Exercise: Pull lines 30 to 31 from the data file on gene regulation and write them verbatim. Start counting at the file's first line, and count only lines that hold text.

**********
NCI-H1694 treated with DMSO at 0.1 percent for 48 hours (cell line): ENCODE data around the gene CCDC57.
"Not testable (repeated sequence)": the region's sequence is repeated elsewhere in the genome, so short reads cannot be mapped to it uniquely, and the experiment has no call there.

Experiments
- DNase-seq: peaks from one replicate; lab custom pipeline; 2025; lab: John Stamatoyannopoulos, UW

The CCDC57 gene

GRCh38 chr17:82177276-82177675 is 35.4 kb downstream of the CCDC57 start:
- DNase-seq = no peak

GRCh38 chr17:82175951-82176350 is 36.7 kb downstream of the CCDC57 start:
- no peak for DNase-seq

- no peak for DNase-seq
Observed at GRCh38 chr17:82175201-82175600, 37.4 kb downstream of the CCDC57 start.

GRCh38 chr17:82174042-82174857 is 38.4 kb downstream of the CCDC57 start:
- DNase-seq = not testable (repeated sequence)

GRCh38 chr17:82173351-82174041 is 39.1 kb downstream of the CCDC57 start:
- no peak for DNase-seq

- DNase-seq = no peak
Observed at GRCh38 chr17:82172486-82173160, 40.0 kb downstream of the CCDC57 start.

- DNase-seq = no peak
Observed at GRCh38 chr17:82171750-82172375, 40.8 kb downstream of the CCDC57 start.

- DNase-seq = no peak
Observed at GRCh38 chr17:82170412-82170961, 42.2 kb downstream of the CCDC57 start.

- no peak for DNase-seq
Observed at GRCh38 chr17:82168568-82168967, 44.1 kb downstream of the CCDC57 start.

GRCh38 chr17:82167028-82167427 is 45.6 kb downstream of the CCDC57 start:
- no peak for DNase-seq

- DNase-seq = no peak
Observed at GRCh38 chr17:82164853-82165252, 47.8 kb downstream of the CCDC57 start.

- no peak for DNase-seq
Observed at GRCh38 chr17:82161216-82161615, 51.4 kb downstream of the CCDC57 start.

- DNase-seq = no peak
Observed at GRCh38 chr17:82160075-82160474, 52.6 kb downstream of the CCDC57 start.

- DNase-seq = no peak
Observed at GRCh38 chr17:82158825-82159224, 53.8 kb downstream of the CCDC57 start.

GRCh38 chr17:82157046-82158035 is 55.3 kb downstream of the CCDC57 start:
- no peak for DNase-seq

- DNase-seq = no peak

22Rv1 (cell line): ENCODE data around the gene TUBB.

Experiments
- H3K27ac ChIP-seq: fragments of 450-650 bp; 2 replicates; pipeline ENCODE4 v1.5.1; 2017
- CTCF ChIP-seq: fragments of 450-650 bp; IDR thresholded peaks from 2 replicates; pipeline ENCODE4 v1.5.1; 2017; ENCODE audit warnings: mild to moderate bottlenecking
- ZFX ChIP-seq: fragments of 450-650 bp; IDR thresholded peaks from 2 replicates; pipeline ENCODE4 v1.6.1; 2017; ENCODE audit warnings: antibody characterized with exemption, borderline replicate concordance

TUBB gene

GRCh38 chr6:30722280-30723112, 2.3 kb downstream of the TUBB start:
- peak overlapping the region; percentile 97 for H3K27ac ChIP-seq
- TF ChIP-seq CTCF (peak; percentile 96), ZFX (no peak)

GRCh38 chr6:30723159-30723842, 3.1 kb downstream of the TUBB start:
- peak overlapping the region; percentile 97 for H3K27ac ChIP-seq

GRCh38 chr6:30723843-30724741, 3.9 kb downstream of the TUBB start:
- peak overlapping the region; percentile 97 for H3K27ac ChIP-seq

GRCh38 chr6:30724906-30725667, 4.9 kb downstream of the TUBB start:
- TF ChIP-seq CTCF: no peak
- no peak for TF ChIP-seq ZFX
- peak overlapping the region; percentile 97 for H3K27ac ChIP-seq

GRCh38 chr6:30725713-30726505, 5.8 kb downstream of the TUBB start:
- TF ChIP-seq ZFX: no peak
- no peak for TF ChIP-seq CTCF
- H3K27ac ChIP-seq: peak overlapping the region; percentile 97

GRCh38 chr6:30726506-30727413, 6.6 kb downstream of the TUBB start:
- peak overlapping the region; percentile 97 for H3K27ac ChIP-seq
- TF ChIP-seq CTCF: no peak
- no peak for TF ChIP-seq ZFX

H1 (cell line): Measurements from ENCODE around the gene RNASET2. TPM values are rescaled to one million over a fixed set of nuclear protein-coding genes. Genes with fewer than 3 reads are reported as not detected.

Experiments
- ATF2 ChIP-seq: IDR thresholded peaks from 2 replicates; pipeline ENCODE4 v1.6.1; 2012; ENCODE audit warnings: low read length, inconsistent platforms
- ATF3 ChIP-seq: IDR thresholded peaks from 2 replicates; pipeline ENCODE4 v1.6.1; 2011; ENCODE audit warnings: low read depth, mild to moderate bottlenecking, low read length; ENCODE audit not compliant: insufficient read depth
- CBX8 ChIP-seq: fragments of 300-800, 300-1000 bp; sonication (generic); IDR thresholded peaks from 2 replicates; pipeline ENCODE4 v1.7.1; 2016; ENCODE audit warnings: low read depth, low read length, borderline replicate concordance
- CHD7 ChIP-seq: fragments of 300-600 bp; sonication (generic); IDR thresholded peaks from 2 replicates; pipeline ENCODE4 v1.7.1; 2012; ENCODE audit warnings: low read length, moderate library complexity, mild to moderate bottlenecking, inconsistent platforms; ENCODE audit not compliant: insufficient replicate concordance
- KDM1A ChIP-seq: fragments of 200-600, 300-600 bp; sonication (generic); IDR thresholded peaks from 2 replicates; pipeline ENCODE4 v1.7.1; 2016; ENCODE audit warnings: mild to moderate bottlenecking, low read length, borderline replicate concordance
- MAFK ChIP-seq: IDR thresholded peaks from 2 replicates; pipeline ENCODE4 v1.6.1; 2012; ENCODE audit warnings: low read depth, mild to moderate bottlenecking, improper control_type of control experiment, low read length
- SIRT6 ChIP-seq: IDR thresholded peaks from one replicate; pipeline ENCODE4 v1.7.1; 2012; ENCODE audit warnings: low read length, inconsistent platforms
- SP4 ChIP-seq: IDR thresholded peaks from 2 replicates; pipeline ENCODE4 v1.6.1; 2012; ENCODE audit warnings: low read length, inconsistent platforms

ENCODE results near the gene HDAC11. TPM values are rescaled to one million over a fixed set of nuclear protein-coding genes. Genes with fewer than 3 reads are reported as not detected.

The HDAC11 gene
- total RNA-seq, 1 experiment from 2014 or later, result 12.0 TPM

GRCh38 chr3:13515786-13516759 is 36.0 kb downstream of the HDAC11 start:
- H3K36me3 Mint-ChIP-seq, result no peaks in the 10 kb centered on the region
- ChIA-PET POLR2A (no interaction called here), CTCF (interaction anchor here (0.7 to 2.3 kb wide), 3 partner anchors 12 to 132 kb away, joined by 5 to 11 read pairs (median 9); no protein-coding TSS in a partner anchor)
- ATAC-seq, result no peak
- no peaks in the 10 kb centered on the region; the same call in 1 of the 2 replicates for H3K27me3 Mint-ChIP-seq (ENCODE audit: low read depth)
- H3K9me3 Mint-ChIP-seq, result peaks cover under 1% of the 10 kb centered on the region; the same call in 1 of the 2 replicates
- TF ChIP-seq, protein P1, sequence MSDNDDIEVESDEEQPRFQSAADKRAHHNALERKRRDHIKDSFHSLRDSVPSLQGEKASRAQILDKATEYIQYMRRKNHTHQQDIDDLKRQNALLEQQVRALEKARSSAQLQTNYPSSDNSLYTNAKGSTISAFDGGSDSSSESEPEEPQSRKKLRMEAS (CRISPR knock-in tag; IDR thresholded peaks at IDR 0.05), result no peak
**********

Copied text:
- DNase-seq = no peak
Observed at GRCh38 chr17:82160075-82160474, 52.6 kb downstream of the CCDC57 start.